Schedule backup in Linux (rsync + cron)

Configure an automatic backup in Linux now and you will thank yourself in the future.

Creating automatic backup will not only save the time you would spend creating the backups manually, but it may save you days, weeks, months or even years of work when something goes wrong and you lose some important data. Everyone knows about this but still a few users schedule an automatic backup in Linux. Even I have postponed configuring scheduled backups in my new KDE Neon install for a few months already. Luckily, nothing wrong happened with my data during this time.

I have just configured my system for automatic daily, weekly, and monthly backups with rsync and I would like to share how I did that. Keep in mind that rsync is a command line tool if you prefer graphical backup programs have a look at LuckyBackup or CloudBerry Backup.

How to schedule rsync

Rsync is installed on all popular Linux systems and you can easily configure it to run on schedule in the background. The most popular and simplest way to do that is to use the cron job scheduler. Cron is installed and configured on all Debian-based systems like Ubuntu, Linux Mint, KDE Neon, etc.

You simply need to add the schedule of the rsync commands you want to run to the crontab file:

00 12 * * * rsync -aAX --delete --exclude '*.Trash-1000' /source/ /backup/daily
00 15 * * 5 rsync -aAX --delete --exclude '*.Trash-1000' /source/ /backup/weekly
00 16 1 * * rsync -aAX --delete --exclude '*.Trash-1000' /source/ /backup/monthly_$(date +%Y%m%d)

Screenshot of my crontab file to schedule automatic backup in Linux with rsync
My crontab file

I am not going to explain the rsync command. I have done it already in this post. Here, I will only explain the schedule format. You can see the schedule format from the comments in the crontab file. The columns abbreviation means the following:

  • m - minute
  • h - hour
  • dom - day_of_month
  • m - month
  • dow - day_of_week
  • command - the command to execute

Hence, my schedule command means that rsync will run at 12:00 daily, at 15:00 on Friday weekly, and at 16:00 on the first day of every month. To configure the time of your automatic backup in Linux, change these time points as you need.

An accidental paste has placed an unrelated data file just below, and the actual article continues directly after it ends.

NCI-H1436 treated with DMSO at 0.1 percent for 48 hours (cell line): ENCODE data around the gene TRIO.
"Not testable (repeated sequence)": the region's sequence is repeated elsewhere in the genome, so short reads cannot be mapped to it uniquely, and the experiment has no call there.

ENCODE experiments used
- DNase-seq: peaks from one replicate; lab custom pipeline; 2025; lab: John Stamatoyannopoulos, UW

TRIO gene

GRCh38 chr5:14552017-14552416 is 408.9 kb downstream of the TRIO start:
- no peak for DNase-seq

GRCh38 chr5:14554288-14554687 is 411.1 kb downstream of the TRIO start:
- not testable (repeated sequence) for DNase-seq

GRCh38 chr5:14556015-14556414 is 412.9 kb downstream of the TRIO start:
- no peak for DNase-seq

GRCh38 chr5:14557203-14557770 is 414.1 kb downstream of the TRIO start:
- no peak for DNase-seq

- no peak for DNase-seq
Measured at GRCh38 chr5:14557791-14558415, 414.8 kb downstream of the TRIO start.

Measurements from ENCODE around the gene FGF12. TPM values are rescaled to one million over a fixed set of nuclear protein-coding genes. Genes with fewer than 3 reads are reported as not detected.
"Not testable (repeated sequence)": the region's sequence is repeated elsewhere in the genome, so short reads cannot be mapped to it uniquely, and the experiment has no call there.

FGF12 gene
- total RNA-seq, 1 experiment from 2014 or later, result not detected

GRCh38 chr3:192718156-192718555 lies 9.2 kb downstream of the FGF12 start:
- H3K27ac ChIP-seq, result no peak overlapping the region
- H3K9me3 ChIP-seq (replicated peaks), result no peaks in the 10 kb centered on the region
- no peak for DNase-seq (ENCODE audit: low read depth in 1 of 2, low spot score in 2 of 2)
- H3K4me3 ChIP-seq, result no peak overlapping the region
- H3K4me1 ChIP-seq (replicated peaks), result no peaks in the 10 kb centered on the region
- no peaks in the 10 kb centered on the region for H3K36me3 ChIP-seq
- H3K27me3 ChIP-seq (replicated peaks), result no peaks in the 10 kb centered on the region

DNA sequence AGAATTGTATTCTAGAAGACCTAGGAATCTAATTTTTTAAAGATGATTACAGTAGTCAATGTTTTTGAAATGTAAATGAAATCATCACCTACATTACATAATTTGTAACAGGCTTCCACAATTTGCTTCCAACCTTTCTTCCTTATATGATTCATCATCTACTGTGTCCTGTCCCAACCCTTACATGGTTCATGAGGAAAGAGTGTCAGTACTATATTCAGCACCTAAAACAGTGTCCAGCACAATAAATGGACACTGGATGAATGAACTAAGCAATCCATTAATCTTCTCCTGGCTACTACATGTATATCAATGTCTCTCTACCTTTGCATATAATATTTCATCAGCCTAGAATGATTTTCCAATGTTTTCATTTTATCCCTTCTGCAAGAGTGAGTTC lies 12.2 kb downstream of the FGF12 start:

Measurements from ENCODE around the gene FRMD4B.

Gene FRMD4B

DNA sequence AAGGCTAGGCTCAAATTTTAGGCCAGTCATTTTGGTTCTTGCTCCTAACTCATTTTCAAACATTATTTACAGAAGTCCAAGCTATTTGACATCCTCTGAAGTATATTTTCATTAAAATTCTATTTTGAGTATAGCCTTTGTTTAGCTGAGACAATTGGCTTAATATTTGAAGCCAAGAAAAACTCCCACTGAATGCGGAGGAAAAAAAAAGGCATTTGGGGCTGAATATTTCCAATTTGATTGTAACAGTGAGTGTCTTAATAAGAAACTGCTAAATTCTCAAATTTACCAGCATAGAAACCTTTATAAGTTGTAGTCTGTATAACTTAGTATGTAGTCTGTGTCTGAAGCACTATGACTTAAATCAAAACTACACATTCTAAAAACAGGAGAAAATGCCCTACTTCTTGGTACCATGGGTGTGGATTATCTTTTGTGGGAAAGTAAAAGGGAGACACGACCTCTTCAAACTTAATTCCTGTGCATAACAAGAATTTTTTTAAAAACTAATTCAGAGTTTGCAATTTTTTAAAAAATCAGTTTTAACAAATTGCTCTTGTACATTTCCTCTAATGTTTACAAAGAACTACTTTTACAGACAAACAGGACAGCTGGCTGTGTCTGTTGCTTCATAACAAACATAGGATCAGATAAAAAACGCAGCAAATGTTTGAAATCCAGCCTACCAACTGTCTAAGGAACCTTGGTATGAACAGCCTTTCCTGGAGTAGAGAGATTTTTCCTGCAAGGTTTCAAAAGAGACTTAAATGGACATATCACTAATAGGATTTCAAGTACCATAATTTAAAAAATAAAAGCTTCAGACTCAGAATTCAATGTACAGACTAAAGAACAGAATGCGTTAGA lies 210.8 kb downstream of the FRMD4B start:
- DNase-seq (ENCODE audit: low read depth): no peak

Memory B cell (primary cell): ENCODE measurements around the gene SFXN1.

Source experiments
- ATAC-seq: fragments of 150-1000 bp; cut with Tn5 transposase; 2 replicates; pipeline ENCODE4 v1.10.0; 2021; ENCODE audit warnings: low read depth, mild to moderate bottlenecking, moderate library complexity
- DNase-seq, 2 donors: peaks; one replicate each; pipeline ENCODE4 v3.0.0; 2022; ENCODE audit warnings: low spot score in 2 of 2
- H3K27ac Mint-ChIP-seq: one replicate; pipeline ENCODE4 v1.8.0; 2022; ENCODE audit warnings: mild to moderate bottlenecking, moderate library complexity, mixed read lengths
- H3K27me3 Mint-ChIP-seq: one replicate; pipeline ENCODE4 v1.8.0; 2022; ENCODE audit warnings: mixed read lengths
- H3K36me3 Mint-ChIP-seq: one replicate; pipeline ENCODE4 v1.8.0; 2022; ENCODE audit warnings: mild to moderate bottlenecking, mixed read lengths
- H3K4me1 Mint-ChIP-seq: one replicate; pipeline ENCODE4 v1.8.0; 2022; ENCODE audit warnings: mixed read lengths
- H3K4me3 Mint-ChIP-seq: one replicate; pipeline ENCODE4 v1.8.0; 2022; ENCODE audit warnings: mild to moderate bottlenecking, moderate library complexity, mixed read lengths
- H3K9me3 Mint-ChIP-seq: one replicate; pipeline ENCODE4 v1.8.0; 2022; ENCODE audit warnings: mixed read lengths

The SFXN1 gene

From the above command, you can also see that daily and weekly backups will be overwritten, while all monthly backups will be kept with the date in their names. For example, my backup created on April 1, 2019, has the following name monthly_20190401. If you have a limited amount of space, you can set monthly backups to be overwritten too. Just removed _$(date +%Y%m%d).

I think this is the most reasonable way to automatically backup Linux. You can also compress monthly and weekly backups, but in my experience, compression is not practical. First, it takes a lot of time to run. Second, looking for specific files in a compressed backup is slow.

NOTE that your computer must be on during the scheduled time to execute the rsync commands. Cron will not run missed jobs. To run missed jobs, look at anacron.

Where to backup

You should never store your backup on the same hard drive which you backup from. If it breaks, you will lose all data. I recommend using a separate hard drive either installed in your computer or connected externally through the USB.

I personally have a WD 4 TB hard drive installed on my system that is used for automatic backup, and I also copy monthly backups manually to an external WD 20 TB RAID hard drive. If my computer gets stolen, I will still have a backup of all data on my external hard drive.

You can purchase a hard drive using my Amazon page, where I share the hard drives I use. They all are Linux compatible.


Automatic backup in Linux takes only three lines of simple code in your crontab file, but it can be a lifesaver one day. So, do not wait any more, go and configure your automatic backup in Linux.

Read more about backup programs in Linux.

Average Linux User
Average Linux User I am the founder of the Average Linux User project, which is a hobby I work on at night. During the day I am a scientist who uses computers to analyze genetic data.


graben Veeam has a free edition for Linux. I have used the Windows version as well as the enterprise solution Veeam Backup and Replication with VMs and they both are excellent.

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